[quote=Catholic Tom]The bible was put together by the Catholic Church, lol, so how did you come to accept the authority of the bible while rejecting the Catholic Church? If you accept the bible, you accept the authority given to the Catholic Church whic decided what should be in the bible, infallibly.
[/quote]

Tom, you’re assuming protestants accept the canon as it is because of the authority of the church. The councils that addressed the canon didn’t ask anybody to accept their decision merely on their authority. They arrived at their conclusions because they had criteria to determine what should be included and what shouldn’t. Protestants agree with their conclusions because they agree with their reasons, not because they take it on their authority.


#7

[quote=ephphatha]Tom, you’re assuming protestants accept the canon as it is because of the authority of the church. The councils that addressed the canon didn’t ask anybody to accept their decision merely on their authority. They arrived at their conclusions because they had criteria to determine what should be included and what shouldn’t. Protestants agree with their conclusions because they agree with their reasons, not because they take it on their authority.
[/quote]

One of there main criteria was that it agree with Church teaching.


#8

Tradition, when it’s as early as they had access to, is reliable, not because of the infallibility of the teaching magesterium, but because it is early. If it can be shown that the writings in our New Testament were consider authoritative by the majority of the earliest Christian writers, that that’s a good reason to believe it’s scripture, not because of the authority of the teaching magesterium, but for historical reasons.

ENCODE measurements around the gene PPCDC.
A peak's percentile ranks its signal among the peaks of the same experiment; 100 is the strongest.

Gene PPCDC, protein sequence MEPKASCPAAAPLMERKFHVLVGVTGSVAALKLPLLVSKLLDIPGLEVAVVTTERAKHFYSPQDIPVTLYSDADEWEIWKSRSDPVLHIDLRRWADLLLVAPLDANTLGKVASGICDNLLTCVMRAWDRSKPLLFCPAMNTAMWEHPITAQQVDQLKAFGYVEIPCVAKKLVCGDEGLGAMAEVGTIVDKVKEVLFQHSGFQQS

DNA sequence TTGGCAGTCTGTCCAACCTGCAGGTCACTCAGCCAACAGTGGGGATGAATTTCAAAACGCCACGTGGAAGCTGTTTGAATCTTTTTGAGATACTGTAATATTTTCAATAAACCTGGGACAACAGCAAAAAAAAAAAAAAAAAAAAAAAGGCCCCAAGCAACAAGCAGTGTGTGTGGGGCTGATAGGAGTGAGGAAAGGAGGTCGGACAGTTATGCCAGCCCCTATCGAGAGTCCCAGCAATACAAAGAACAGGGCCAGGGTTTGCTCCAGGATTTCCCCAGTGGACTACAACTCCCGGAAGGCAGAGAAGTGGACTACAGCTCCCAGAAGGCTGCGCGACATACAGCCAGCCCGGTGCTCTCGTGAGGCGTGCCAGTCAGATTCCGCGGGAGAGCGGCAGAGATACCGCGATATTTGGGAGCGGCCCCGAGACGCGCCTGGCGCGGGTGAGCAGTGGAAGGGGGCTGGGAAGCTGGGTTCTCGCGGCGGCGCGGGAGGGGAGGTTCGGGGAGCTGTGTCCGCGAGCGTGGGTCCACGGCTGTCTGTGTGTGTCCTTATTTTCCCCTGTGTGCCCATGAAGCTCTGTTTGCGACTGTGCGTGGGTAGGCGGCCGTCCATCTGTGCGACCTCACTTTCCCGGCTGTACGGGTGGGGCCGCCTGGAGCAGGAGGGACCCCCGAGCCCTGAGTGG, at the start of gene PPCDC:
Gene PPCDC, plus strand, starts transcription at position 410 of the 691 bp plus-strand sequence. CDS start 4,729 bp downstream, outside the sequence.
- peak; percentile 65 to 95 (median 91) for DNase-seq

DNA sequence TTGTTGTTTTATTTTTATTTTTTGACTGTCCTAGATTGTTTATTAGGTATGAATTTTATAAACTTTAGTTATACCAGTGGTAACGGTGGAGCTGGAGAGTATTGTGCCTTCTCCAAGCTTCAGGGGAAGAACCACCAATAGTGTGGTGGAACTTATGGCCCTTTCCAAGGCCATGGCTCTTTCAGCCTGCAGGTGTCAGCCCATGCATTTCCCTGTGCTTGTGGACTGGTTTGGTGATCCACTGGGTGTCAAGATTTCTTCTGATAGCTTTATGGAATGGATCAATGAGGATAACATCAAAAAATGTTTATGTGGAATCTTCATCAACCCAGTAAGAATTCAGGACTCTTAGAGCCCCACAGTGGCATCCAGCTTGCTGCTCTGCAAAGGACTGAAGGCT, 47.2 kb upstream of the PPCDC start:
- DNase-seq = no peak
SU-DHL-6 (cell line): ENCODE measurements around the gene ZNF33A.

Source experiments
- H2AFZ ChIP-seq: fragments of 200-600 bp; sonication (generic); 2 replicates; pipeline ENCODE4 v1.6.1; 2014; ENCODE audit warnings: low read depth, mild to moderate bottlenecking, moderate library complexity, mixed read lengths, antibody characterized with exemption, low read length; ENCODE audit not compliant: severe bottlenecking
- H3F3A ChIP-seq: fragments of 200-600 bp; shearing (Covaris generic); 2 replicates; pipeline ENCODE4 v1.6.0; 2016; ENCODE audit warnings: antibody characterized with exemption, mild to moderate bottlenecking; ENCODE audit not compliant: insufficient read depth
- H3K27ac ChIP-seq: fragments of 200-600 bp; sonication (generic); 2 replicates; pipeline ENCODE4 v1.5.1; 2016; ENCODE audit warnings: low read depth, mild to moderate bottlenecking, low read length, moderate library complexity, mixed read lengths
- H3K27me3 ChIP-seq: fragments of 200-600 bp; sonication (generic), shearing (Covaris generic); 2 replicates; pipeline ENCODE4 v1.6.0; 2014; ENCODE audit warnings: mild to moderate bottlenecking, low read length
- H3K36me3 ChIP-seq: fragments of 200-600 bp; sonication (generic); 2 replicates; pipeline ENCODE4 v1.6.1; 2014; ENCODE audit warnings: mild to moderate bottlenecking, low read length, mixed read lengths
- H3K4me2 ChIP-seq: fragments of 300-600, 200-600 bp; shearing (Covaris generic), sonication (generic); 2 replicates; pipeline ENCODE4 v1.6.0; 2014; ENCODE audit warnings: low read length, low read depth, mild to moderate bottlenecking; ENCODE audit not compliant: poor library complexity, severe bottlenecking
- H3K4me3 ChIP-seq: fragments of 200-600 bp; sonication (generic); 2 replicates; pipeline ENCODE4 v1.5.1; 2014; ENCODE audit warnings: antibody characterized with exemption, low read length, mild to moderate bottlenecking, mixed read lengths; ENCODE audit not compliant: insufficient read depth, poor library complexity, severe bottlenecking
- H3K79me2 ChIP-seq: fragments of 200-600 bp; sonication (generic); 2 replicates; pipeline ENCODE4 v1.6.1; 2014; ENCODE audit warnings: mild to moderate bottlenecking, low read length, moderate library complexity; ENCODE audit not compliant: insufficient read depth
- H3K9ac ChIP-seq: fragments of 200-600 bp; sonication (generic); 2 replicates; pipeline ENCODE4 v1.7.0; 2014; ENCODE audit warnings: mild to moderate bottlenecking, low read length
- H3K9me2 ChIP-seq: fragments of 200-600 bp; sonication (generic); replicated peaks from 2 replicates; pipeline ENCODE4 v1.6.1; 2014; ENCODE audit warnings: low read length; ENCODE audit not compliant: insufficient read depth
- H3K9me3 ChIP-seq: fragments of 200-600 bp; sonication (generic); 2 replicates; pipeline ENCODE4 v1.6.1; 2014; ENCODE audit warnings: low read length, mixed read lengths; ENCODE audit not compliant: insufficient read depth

#9

[quote=ephphatha]Tradition, when it’s as early as they had access to, is reliable, not because of the infallibility of the teaching magesterium, but because it is early. If it can be shown that the writings in our New Testament were consider authoritative by the majority of the earliest Christian writers, that that’s a good reason to believe it’s scripture, not because of the authority of the teaching magesterium, but for historical reasons.
[/quote]

However, you reject the teachings of those same men regarding the Eucharist and every other teaching.


#10

That’s because I don’t think they’re infallible. I think early church tradition is generally reliable when there is a wide concensus, and should be trusted unless you have good reasons to think otherwise. So far, I haven’t been given any good reasons to reject the new Testament canon, so I trust that’s it’s accurate.

And incidentally, I don’t get the impression that Catholics even take early concensus to be an infallible indicator of truth. The concensus of the early church for the first three hundred years was that Christians should not join the military at all. But from what I understand, Catholics have adopted a just war theory that allows Christians to join the military.


#11

*Would you like to discuss the catholic / protestant divide? I myself was a RC for 27 years until I read the bible for myself. Now I am a protestant. I do enjoy this topic of conversation.

Adrian

Grace Alone, Faith Alone, Word Alone*

If you didnt read your Bible then, then that means one thing: you werent a very good Catholic. A good Catholic knows and understands the Bible. You didnt.


#12

[quote=jimmy]However, you reject the teachings of those same men regarding the Eucharist and every other teaching.
[/quote]